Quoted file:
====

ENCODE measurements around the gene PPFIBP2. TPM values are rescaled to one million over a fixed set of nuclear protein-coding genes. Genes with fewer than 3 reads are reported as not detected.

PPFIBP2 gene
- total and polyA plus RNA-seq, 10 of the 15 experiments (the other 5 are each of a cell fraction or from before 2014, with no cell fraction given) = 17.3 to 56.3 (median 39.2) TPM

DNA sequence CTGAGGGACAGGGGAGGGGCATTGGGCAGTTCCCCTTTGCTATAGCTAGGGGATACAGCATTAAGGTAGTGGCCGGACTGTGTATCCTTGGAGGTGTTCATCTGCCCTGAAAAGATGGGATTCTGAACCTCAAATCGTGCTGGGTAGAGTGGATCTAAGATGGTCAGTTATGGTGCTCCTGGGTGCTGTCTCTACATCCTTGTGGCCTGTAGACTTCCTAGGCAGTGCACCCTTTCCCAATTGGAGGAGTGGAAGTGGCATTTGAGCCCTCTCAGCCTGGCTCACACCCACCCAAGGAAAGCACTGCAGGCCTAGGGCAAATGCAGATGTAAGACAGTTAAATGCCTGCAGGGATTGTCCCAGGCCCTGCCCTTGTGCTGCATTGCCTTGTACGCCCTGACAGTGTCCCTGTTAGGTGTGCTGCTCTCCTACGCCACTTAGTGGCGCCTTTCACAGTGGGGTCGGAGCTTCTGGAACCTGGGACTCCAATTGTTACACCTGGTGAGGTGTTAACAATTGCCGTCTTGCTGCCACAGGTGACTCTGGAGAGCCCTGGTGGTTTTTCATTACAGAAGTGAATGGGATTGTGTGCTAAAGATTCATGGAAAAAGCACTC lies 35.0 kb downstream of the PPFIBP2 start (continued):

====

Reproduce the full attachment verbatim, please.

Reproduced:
ENCODE measurements around the gene PPFIBP2. TPM values are rescaled to one million over a fixed set of nuclear protein-coding genes. Genes with fewer than 3 reads are reported as not detected.

PPFIBP2 gene
- total and polyA plus RNA-seq, 10 of the 15 experiments (the other 5 are each of a cell fraction or from before 2014, with no cell fraction given) = 17.3 to 56.3 (median 39.2) TPM

DNA sequence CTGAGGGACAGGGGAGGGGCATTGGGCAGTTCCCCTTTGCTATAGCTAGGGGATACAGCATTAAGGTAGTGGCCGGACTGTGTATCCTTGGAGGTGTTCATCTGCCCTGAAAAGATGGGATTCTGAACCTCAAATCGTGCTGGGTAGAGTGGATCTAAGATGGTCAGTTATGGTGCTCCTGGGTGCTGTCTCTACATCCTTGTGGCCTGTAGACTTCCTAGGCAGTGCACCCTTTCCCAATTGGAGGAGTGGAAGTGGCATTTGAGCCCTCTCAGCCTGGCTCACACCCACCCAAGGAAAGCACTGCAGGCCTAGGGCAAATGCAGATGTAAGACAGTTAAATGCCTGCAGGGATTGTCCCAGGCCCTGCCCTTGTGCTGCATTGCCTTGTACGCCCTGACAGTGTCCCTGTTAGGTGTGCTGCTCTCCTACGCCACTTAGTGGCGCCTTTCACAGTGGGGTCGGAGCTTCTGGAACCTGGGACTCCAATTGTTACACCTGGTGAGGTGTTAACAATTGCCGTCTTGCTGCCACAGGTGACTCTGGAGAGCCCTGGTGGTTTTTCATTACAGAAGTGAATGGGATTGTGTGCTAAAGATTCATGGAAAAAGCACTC lies 35.0 kb downstream of the PPFIBP2 start (continued):